Kerikeri Village

Stories from the Heart - remarkable pasts

Adele Jones

“Oh well, that would be OK I suppose. Why not?”

These were the ten little words that launched Adele Jones into an epic round-the-world sailing adventure with her late husband Rodney...

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Stuart and Mary

Welcome to Stuart and Mary

Stuart and Mary moved to one of our cottages from Hawkes Bay a few months ago, we spoke to them about how they are settling into Village life,

“I can’t drive anymore because I have problems with my eyesight. So, the fact that I can walk to church, doctors and we are right next to New World, that sealed the deal"...

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Vaughan Preece

When a University of Cambridge lecturer had a heart attack in 1952 the die was cast for a young Kiwi from a hill country sheep and beef farm in the Hunters Hills up behind Waimate in the South Island, in a “beyond anywhere” place called Waiau Forks.

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The late Wilma Sutherland

When Wilma Sutherland laughed it came from her core, explosive waves of hilarity and an expression of such delighted mischief that it was impossible not to be utterly captivated and drawn into the moment. It was infectious, compelling and, frequently, more than a little naughty.

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Nell Graveson

It was January 1917 and the First World War – the ‘Great War’ – was still raging. The north of England was buried in snow. A fierce snowstorm had been raging for days and people were struggling. Into this challenging environment was born a girl who would later travel halfway around the planet to carve out a pioneering new life for herself in the strange and distant land that we all call home.

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The late Liz Berry

Young people were at the heart of Liz Berry’s life for as long as she could remember. As a teacher. As a tutor. As a mum and guardian. And then, as a grand-mother. Even the retirement cottage she and her husband Des lived in overlooked the playing fields at Kerikeri High School; the presence of the students providing a welcome backdrop and reminder of the contributions they both made to their vocation over the years.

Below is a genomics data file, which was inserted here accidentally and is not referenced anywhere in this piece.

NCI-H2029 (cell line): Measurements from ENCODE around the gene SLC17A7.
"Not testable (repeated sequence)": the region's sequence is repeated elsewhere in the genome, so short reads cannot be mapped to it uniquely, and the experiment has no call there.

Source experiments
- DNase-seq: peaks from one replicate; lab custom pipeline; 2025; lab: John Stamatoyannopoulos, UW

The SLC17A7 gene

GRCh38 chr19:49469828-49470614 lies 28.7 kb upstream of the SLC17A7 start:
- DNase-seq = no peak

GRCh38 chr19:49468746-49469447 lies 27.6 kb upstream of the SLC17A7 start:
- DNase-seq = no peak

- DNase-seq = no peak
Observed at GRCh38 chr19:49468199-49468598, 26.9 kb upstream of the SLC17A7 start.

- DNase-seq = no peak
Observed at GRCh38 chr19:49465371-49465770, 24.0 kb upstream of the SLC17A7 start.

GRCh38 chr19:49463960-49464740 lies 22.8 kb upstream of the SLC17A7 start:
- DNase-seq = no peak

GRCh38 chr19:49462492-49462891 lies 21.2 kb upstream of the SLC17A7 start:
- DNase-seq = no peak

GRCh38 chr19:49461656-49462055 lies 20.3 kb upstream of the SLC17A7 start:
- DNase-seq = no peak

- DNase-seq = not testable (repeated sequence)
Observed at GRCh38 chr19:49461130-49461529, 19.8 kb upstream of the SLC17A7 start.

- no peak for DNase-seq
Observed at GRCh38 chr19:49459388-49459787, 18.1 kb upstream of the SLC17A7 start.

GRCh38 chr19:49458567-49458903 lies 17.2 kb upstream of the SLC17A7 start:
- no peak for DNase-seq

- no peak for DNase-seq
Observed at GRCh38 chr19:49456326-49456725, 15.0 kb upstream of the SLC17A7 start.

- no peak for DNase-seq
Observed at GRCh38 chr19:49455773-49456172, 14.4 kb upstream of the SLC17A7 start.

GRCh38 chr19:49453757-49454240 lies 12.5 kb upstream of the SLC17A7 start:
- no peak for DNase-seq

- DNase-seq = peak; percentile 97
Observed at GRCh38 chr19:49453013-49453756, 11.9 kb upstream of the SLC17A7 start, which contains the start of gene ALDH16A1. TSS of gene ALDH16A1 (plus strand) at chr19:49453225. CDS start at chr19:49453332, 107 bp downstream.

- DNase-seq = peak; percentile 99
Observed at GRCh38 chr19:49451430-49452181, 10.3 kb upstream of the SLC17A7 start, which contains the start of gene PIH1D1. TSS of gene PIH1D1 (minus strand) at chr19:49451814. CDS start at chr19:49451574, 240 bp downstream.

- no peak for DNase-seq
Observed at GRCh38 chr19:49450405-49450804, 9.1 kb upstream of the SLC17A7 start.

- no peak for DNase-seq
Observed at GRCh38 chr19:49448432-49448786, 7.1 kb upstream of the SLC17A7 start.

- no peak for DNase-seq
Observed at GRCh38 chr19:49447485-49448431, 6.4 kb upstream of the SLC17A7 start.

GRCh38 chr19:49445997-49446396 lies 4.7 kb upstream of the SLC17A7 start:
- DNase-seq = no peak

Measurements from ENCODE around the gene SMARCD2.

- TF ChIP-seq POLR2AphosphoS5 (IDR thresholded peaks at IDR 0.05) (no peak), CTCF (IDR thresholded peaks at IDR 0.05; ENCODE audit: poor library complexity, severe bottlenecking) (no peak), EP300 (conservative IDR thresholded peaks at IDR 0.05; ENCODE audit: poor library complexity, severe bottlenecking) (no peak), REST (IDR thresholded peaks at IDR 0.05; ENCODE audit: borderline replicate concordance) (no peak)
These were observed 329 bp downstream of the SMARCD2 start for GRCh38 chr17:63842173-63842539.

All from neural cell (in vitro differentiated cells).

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George Smallholme

There’s a certain kind of kiwi who personifies the national characteristics that the rest of us like to think of as quintessentially New Zealand. Soft-spoken but steely-eyed. Mild-mannered yet determined. Understated, unassuming, with a wry, self-effacing sense of humour. Tough in the face of adversity yet gentle with those who need a helping hand. 

George Smallholme is one such ‘typical’ Kiwi battler.

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The late Francis van den Berg

From tales of suffering under German occupation in World War 2 through to his drive to succeed as a newcomer on New Zealand's shores, Francis' story is one of determination laced with his conviction that, in life, you reap what you sow...

Henry Driver

Henry's stories of life in the north of New Zealand, when some of our largest towns were just simple settlements, makes for compelling listening.

Joan Pasche

Joan Pasche is an ‘independent living’ resident at Kerikeri Retirement Village. This means she lives unaided in one of our retirement cottages. She has first-hand knowledge of our Care Facility and its importance to those residents who can no longer fend for themselves.

“I had a nasty fall. Following surgery I was in respite care there for a couple of months and I found the staff to be absolutely marvellous. But then, I’m an ex-nurse and I could boss them around! That’s naughty, isn’t it?!”

Pat McClenaghan

Life’s little ironies are not lost on former banker Pat McClenaghan. Shoulder-tapped for compulsory military training in 1952, during the Korean War, young McClenaghan sweet-talked a full Colonel into commuting his training from an ordeal spread over several years into a single three-month stint as an orderly in the officers’ mess. Years later, as a senior member of the Howick RSA in Auckland he found himself taking salutes during parades from veterans of battles in Europe, North Africa and the Mediterranean.

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